Paula Bullwinkel, Professional Photographer and Artist

Paula Bullwinkel's self portrait

Paula Bullwinkel had a career as a professional photographer in New York City and London, England before moving to teach film photography at Central Oregon Community College. Prior to her move to Bend, Bullwinkel, went to University of California in Berkeley and moved to New York City to pursue a career as a professional photographer.

In New York, she explained, it was difficult getting work at first because of her gender.

“I don’t hire girls,” she was told repeatedly. However, Bullwinkel persisted and constantly worked to pursue a career as a professional photographer. Her persistence paid off and she was able to show her photos as an artform with a “feminine perspective,” she said.

Bullwinkel photographed many celebrities and musicians such as Suzanne Vega, Lenny Kravitz and Moby. Bullwinkel also worked alongside Andy Warhol. Bullwinkel explained that there was never a lot of money involved with these art projects and said she had to do a few advertising photos to sustain her career.

One piece of advertising she created for plus-sized lingerie made her $1,800 in one day of work, a price she didn’t see from her more artistically driven photos. However, she continued to pursue her passion and moved to London, England and found more acceptance as a female photographer.

“I was an American girl, and the people in London liked Americans at the time.” Bullwinkel said.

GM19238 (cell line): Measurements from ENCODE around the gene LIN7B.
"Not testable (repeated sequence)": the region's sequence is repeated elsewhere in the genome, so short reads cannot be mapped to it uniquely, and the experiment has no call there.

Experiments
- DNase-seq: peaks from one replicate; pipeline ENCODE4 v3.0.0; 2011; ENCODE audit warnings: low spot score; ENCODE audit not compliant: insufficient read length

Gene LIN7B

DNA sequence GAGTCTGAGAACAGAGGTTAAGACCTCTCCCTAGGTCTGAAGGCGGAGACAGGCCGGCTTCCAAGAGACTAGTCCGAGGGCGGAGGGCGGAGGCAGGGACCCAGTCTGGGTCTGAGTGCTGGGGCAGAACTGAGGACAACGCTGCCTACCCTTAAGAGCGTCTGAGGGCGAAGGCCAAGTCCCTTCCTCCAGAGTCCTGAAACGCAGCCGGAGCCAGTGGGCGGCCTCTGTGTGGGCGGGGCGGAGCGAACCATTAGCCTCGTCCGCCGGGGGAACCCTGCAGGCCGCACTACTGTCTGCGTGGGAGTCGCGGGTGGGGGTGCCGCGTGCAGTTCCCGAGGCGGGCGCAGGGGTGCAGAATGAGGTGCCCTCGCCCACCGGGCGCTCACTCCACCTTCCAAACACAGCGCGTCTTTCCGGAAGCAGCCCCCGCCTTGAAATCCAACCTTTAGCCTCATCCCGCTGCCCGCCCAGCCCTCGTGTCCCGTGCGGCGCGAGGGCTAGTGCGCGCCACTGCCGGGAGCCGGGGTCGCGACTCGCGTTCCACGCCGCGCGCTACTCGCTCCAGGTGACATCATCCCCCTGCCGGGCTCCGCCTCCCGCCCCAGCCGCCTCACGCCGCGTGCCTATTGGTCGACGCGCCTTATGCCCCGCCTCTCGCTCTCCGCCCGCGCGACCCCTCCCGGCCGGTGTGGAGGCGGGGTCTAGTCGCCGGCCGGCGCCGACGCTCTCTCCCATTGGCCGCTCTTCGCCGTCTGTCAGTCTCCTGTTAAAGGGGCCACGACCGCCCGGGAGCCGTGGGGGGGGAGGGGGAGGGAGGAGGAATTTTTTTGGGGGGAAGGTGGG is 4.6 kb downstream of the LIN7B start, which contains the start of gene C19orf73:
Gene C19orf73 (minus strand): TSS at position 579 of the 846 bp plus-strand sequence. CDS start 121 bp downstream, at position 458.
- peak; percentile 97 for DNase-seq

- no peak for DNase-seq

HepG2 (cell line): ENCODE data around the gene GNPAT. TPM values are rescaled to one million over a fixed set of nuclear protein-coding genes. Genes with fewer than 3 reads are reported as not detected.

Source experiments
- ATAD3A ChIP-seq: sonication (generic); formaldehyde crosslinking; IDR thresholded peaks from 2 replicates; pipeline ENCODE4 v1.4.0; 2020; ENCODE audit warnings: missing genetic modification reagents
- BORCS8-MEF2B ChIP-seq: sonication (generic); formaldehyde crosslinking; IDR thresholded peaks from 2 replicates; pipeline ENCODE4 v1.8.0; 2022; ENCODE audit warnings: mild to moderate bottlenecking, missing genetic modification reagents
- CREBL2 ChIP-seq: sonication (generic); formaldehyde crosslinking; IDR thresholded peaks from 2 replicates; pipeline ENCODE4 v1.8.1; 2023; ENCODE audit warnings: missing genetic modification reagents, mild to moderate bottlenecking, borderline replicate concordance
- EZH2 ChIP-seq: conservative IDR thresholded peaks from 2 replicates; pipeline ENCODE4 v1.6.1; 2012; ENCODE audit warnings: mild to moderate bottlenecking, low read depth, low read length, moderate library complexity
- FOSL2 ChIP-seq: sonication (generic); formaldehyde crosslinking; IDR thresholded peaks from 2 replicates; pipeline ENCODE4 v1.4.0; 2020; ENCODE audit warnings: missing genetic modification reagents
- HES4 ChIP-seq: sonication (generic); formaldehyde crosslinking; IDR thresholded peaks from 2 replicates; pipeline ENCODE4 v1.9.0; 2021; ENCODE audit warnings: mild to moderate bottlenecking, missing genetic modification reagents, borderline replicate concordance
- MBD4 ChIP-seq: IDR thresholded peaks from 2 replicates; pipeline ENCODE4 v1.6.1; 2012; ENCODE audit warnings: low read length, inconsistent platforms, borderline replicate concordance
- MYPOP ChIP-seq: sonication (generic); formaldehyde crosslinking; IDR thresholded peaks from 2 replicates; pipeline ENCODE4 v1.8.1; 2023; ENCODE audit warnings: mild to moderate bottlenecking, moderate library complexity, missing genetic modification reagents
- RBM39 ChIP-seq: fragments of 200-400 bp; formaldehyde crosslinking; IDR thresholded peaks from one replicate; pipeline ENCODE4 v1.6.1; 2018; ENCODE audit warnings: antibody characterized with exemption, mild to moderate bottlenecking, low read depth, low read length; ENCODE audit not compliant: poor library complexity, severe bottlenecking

Black & White portrait of a young Kate Moss by Paula Bullwinkel
Black & White portrait of a young Kate Moss by Paula Bullwinkel

Bullwinkel photographed ten-page spreads for Blitz, work that she explained as unheard of in New York. She also photographed for British Elle and the London Sunday Times.

When the recession hit in the late ‘80s she had to move back to New York where she decided to get a teaching degree. Bullwinkel taught at various public schools in New York City.

“The classes were very crowded and most of the students did not want to be there, which is unlike teaching at COCC,” Bullwinkel said, “Students really want to be here and create. It’s beautiful.”

Currently, Bullwinkel regards herself as a better painter than photographer; however she is still passionate about photography. Before teaching at COCC Bullwinkel explained she thought she’d never take film photos or create prints in a darkroom but “the students (at COCC) have inspired me to take photos again.”
Bullwinkel’s photography images will be displayed with her students work at, Film Me, event held in the COCC Barber Library through spring break.


Danielle Meyers | The Broadside


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